Belfast mountains get £6m National Trust investment
One of Northern Ireland’s most popular public beauty spots is set to be expanded by 600 acres under a new £6m investment plan.
The National Trust has bought the extra land at its Divis and the Black Mountain site in the Belfast hills.
It is aiming to increase public accessibility to the entire site and open the new land by 2025.
The plan includes new trails, tree planting and the development of a visitor hub, café and exhibition space.
The National Trust said the plan will turn Divis and the Black Mountain into one of the most accessible urban green spaces in the UK and Ireland.
Peatland and blanket bog areas will be restored while an oral history project is also planned, recording the experience of 30 people who lived around the mountain.
The three-year project is being supported with funds from National Lottery Heritage Fund (£3m), Northern Ireland Environment Agency (£548,000) and the Garfield Weston Foundation (£300,000).
National Trust director Heather McLachlan said the funding would help make the area fully inclusive.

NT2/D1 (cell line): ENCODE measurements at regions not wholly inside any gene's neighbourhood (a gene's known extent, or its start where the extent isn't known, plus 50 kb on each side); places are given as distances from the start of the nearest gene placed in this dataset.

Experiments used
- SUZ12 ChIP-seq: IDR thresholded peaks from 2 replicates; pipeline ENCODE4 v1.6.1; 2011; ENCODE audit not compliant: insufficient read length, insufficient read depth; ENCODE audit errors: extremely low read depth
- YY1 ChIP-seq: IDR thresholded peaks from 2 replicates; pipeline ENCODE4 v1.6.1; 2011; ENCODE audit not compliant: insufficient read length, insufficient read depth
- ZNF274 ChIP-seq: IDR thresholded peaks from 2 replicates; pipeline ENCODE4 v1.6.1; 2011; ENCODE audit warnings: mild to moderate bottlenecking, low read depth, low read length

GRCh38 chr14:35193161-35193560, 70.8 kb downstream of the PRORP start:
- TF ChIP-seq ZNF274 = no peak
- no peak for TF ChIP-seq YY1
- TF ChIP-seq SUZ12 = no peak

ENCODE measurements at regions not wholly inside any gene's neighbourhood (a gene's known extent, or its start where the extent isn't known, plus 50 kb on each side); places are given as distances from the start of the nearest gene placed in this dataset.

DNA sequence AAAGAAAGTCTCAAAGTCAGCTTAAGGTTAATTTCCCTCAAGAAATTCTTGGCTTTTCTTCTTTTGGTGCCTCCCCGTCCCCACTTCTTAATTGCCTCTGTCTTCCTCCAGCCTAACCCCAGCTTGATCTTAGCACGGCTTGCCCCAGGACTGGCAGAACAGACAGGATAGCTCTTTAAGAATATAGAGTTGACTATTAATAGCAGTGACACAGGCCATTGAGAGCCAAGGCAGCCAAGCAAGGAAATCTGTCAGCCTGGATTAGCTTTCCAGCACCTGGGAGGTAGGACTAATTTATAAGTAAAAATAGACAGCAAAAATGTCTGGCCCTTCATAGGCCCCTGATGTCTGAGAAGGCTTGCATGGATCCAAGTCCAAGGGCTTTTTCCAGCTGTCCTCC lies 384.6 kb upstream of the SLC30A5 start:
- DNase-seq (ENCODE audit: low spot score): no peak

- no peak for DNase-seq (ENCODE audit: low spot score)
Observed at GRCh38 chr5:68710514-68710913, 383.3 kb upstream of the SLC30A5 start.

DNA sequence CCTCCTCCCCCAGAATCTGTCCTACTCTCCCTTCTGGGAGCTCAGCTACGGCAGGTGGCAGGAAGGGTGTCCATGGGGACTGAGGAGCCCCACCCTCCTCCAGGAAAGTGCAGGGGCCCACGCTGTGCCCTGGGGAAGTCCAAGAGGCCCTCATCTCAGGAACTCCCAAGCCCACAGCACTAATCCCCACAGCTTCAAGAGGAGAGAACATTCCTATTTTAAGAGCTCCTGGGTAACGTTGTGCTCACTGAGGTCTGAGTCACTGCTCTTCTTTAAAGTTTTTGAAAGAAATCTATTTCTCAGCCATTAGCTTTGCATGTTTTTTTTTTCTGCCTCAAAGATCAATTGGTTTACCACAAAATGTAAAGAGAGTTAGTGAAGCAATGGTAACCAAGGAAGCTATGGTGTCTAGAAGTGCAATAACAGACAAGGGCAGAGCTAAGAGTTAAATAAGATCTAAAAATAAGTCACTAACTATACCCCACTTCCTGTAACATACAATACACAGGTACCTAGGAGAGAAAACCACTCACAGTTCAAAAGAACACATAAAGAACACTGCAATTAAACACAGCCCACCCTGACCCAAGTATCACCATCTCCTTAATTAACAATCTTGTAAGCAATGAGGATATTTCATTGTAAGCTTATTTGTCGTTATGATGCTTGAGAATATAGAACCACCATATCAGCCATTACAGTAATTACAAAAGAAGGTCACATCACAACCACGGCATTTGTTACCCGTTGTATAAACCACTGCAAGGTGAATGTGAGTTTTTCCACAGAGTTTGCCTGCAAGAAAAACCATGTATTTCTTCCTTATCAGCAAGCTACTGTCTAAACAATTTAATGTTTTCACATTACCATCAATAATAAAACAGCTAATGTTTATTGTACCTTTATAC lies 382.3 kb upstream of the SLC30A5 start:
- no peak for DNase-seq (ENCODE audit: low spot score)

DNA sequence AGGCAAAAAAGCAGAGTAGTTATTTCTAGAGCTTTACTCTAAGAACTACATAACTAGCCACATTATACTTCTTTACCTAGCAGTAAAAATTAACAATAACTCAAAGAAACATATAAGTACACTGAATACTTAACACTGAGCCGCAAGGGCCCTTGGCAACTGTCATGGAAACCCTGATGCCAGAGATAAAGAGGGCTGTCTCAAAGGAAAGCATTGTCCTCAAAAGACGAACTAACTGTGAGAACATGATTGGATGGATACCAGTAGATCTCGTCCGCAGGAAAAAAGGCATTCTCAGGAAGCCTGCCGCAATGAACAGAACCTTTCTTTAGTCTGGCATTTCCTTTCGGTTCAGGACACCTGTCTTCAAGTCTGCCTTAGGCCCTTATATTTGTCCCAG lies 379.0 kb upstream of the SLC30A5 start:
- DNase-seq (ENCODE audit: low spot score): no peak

“We want it to feel like a place where everyone feels they belong and we’ll do this by working in partnership with the local community, who are at the heart of our work.”
While the existing trails are open to the public, the newly-acquired land is not as it is still being farmed.
The plan is for the National Trust to take over full management of that land, with the aim of opening it in 2025.
In the two decades since the charity began looking after Divis and the Black Mountain, hundreds of acres of moor and heathland have been opened to the public.
Volunteers worked with National Trust staff to clear rubbish, create paths to protect the blanket bog and help restore nature through planting trees.
The funding for the original purchase by the National Trust came from the National Lottery Heritage Fund, which is also supporting the new development.
The fund’s Northern Ireland director, Dr Paul Mullan, said its latest contribution was one of its most “significant investments”, adding that the project would make a “vital difference” to the area.
Divis and the Black Mountain is home to a wide range of wildlife including upland breeding birds and priority species like the Irish hare.
Many plants found there are also protected or environmentally important, like peat-forming sphagnum moss.